Area 30 firefighting class participates in flashover training

Wednesday, November 24, 2021
With firefighter Jonathan Hawkins standing by, thick smoke rolls out of a flashover container. Fire and rescue students at Area 30 participated in flashover training with the Greencastle Fire Department Tuesday.
Banner Graphic/BRAND SELVIA

Perhaps considered kind of a rite of passage, students in Area 30’s fire and rescue program recently got hands-on experience with learning and seeing how a fire develops and then spreads.

Working in a partnership with the program, the Greencastle Fire Department invited the class to participate in flashover training with them Tuesday morning.

Firefighters clear burning debris from the container following one of two flashover exercises which were conducted.
Banner Graphic/BRAND SELVIA

The basic idea of getting into a flashover container is to see how one builds, in which combustible surfaces rapidly and near-simultaneously ignite. Sitting three feet below a fire floor, those inside can discern the thermal layering of smoke and gases.

In its incipient stage, a fire is confined to the material from which it ignited. A flashover then occurs when thick, black smoke develops along with intense heat. Generally, this entails a free-burning fire in an enclosed space.

A flashover culminates a fire’s growth stage before it is fully developed. The fire will ultimately decay when what has been fueling is consumed or the oxygen becomes insufficient enough to keep it going.

Greencastle Fire Asst. Chief Rob Frank gives some tips about attacking a fire to Area 30 fire and rescue students Tyler Adams and Malachi Fish after their turn in the container.
Banner Graphic/BRAND SELVIA

“As firefighters, flashover is obviously something we do not want to get caught in,” Greencastle Fire Asst. Chief Rob Frank told the Banner Graphic, noting that severe burns can happen apart from fatalities. “The flashover container teaches firefighters to know what to look for when it is about to occur.”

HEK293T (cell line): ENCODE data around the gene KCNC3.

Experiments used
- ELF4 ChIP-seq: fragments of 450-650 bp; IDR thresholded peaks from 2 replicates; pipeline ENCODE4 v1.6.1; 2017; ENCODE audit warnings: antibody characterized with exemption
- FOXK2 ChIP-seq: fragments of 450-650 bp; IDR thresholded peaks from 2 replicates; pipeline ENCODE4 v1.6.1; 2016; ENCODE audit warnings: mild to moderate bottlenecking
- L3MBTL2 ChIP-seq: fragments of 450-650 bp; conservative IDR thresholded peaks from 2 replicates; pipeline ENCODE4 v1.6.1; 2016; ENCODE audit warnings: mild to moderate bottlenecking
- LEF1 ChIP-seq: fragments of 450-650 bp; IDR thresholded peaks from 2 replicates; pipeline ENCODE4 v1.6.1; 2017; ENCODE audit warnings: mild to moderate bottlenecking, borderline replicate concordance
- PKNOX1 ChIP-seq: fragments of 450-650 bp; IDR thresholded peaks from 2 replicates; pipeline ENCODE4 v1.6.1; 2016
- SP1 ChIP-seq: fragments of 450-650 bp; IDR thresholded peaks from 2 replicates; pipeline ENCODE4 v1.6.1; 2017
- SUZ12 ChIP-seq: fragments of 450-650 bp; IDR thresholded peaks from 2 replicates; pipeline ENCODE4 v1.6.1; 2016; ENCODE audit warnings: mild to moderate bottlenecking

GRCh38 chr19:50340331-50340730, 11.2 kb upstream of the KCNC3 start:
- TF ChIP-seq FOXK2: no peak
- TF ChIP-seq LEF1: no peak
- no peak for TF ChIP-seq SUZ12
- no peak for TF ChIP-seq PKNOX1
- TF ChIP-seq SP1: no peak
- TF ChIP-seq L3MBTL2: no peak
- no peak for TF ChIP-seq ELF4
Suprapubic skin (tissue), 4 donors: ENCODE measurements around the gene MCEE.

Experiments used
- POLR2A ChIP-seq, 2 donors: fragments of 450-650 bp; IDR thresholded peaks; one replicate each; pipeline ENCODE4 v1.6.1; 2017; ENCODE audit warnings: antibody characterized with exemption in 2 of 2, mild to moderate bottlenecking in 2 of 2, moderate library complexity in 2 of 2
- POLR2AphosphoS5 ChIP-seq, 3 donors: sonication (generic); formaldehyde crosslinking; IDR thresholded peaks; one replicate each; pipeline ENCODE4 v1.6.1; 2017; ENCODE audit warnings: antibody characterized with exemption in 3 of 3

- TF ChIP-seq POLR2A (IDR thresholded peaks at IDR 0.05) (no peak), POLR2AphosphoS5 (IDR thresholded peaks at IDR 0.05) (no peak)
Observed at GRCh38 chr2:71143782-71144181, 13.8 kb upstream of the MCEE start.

The students who are currently in the class include Tyler Adams and Nathaniel York (Greencastle High School), Kaleb Persinger and Malachi Fish (North Putnam High School) and Ryan Walton (Cloverdale High School).

The class has been designed to train students on basic fire safety, fire engine operation, tackling fire-related emergencies and putting them out. It has been led by Greencastle firefighter James Shaw and retired Indianapolis firefighter Joel Crawley.

Present for a group photo are (from left) Greencastle Fire Capts. Kyle App and Kenny Shepherd, Kaleb Persinger, Area 30 Fire and Rescue Instructor Joel Crawley, Tyler Adams, Greencastle Fire Lt. Jason Simonson, Malachi Fish, Greencastle Fire Engineer Paul Hinton, Nathaniel York, Greencastle Fire Asst. Chief Rob Frank, Ryan Walton and Area 30 Fire and Rescue Instructor James Shaw.
Banner Graphic/BRAND SELVIA

“It gives you a different perspective other than what we do most of the time sitting in the classroom and learning about it,” Adams said. “They repeat themselves on the training part of it, but it’s well worth it. That repeating gets it in your mind.”

“For people who’ve never been involved in firefighting, they did a really good job,” Shaw said. “We just have a good group. They love the hands-on. They’re good kids who wanna get out and work.”

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  • Thank you Greencastle Fire Department for allowing Area 30 Fire and Rescue students to participate in the training. Your partnership along with the city and county have made it possible for our new program to offer the hands on piece of our Fire and Rescue program! So proud of our teachers and students!

    Lora Busch

    Executive Director

    Area 30 Career Center

    -- Posted by Lora Busch on Mon, Nov 29, 2021, at 9:39 AM
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